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Developers power down interest in Blues wind  

Credit:  East Oregonian, eastoregonian.com 13 March 2010 ~~

As Umatilla County continues to wrestle over new rules for new wind farms, a pair of wind developers may have pulled the plug on their plans here.

Two major companies - Renewable Energy Systems, Inc., and Gaelectric Developments – had secured land leases east of Highway 11, near the Blue Mountains. Wind developers often use those agreements to measure wind activity on site, or conduct other research before a decision to build is made.

But late last month, county records show RES terminated three such agreements with local property owners. And Gaelectric has verbally expressed a similar sentiment, though nothing has been put in writing, said Umatilla County Planning Director Tamra Mabbott.

A call to Gaelectric went unanswered this week.

That leaves Horizon Wind Energy as the last major player with leases in the area. Company project manager Elon Hasson said wind measurement continues there, and more research is on the way.

“We’re still excited to work with Umatilla County,” Hasson said.

Still, no formal proposal has been made, and no development is likely in the near future.

The idea of wind turbines in the foothills of the Blue Mountains has been a point of controversy for much of the past year. A Milton-Freewater group known as the Blue Mountain Alliance last year submitted a proposal to block wind farms there, citing scenic and aesthetic value of the land. That proposal was later withdrawn, and the group is still considering whether to re-submit it with a broader scope, said Blue Mountain Alliance member Ryan Stoner.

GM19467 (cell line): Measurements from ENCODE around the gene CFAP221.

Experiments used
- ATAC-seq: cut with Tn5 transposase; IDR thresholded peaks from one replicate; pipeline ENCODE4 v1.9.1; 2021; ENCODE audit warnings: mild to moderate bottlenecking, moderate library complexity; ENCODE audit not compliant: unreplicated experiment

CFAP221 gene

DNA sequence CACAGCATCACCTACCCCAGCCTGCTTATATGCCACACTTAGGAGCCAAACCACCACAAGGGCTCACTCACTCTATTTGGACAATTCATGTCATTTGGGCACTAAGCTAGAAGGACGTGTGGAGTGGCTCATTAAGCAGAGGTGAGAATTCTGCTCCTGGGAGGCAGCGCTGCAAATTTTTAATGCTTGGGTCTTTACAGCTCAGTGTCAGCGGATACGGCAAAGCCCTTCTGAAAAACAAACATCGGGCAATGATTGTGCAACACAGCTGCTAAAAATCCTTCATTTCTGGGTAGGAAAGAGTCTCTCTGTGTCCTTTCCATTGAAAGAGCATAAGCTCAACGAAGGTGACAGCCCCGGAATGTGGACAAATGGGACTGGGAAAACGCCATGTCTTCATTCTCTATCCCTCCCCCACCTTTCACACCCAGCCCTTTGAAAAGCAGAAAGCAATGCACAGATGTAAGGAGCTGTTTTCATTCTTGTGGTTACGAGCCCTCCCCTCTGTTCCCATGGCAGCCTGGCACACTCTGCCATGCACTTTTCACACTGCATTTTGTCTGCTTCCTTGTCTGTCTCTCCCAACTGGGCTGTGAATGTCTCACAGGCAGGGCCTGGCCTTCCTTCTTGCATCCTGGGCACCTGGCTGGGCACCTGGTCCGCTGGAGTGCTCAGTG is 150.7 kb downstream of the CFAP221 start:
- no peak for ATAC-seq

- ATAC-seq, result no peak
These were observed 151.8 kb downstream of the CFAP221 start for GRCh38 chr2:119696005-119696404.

The county is still mulling over what standards to apply to new projects, though it already has a “robust” process, Mabbott said. A key question is how far wind turbines should be required to locate from other homes or properties. The county has proposed 3,520 feet; the Blue Mountain Alliance suggested two miles. The group also submitted a set of other conditions they’d like to see applied to wind projects.

The Umatilla County Planning Commission holds the final say. Regardless of the outcome, having those discussions doesn’t hurt, Mabbott said.

“It’s very helpful,” Mabbott said. “It’s not an easy decision.”

Stoner noted the Blue Mountain Alliance only objects to possible development in the Blue Mountains – an area he called critical for wildlife and water. Stoner sees no problem with existing Umatilla County wind projects on the west side of Highway 11, he said. He added the county has been “great” to work with throughout the process.

In the meantime, Horizon continues to monitor the area’s wind. With almost two years of wind observation completed in the region, Hasson said Horizon also plans to complete a year-long wildlife study focusing on birds - a company policy, regardless of local rules, he said.

“This won’t be the last study,” Hasson said. “This will be the first.”

Source:  East Oregonian, eastoregonian.com 13 March 2010

This article is the work of the source indicated. Any opinions expressed in it are not necessarily those of National Wind Watch.

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